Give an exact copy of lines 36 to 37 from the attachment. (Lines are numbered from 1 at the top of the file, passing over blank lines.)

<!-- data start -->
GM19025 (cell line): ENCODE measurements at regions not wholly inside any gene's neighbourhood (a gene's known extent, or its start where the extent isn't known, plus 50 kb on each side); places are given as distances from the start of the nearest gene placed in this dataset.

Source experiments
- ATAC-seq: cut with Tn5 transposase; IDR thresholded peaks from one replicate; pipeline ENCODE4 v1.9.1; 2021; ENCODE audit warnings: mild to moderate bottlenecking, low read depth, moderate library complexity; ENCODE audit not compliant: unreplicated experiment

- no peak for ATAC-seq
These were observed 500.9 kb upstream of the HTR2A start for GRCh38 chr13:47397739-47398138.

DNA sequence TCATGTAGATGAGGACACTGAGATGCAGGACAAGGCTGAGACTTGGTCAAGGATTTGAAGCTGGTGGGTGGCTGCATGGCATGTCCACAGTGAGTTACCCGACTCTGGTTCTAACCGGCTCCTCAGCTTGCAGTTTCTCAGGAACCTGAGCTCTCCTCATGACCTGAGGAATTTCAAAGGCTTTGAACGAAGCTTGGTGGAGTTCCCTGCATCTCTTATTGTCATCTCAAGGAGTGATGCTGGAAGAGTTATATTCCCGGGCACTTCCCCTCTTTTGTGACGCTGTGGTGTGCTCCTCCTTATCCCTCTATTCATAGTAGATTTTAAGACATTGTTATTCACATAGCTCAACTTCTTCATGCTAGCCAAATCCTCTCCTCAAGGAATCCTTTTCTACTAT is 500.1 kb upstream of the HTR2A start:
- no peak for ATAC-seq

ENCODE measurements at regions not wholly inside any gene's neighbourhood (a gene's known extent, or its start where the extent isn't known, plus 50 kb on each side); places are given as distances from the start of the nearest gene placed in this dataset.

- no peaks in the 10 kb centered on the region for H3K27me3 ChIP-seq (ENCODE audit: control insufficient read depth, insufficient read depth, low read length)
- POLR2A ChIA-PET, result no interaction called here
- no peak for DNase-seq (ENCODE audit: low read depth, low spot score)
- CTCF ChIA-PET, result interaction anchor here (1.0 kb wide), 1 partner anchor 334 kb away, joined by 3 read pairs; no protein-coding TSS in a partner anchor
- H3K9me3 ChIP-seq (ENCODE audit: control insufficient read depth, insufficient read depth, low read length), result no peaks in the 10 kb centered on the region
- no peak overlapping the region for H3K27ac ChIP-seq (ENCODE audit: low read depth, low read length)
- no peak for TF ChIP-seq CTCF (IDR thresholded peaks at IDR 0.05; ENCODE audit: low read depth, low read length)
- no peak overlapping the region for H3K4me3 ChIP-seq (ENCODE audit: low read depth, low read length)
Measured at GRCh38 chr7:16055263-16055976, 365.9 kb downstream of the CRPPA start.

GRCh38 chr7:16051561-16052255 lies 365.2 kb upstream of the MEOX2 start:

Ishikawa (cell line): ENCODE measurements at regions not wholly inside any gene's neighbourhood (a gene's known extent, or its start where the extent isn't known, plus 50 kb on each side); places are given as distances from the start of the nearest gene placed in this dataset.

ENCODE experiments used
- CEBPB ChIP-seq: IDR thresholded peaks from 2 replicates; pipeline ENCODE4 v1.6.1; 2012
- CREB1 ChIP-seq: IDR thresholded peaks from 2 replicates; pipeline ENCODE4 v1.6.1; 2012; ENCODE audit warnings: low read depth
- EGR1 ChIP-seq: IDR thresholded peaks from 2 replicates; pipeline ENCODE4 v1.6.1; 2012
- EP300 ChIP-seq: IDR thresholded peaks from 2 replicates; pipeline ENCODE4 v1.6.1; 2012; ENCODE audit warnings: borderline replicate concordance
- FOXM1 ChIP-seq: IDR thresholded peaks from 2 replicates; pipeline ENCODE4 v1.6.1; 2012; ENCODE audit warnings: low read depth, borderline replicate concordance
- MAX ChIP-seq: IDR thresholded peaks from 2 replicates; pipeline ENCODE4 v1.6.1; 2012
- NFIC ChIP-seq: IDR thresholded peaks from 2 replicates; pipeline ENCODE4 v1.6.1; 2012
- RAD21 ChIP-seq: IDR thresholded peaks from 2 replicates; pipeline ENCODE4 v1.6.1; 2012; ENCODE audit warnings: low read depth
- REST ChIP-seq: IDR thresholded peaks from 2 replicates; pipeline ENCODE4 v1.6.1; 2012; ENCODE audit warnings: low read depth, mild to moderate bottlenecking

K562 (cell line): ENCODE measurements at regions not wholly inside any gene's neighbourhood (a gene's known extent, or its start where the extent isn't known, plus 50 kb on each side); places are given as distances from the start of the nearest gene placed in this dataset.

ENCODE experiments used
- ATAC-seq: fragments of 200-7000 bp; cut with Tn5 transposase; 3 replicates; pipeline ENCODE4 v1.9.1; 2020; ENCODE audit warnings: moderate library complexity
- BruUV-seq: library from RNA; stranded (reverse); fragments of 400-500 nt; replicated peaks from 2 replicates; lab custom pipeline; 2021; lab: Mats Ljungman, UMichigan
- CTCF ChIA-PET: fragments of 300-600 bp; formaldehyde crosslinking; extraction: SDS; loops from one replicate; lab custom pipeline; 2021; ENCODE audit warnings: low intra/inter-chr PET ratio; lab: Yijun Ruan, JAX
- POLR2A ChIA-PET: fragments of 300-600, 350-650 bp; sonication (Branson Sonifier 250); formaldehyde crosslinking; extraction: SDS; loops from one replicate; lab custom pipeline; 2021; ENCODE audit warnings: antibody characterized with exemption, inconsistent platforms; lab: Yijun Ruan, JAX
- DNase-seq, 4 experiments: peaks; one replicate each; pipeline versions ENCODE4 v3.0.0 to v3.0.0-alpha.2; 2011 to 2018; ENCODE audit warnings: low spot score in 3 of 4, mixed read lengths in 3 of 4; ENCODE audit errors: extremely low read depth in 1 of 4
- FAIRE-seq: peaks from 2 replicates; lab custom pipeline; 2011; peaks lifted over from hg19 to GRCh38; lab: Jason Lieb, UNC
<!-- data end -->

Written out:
- DNase-seq, 4 experiments: peaks; one replicate each; pipeline versions ENCODE4 v3.0.0 to v3.0.0-alpha.2; 2011 to 2018; ENCODE audit warnings: low spot score in 3 of 4, mixed read lengths in 3 of 4; ENCODE audit errors: extremely low read depth in 1 of 4
- FAIRE-seq: peaks from 2 replicates; lab custom pipeline; 2011; peaks lifted over from hg19 to GRCh38; lab: Jason Lieb, UNC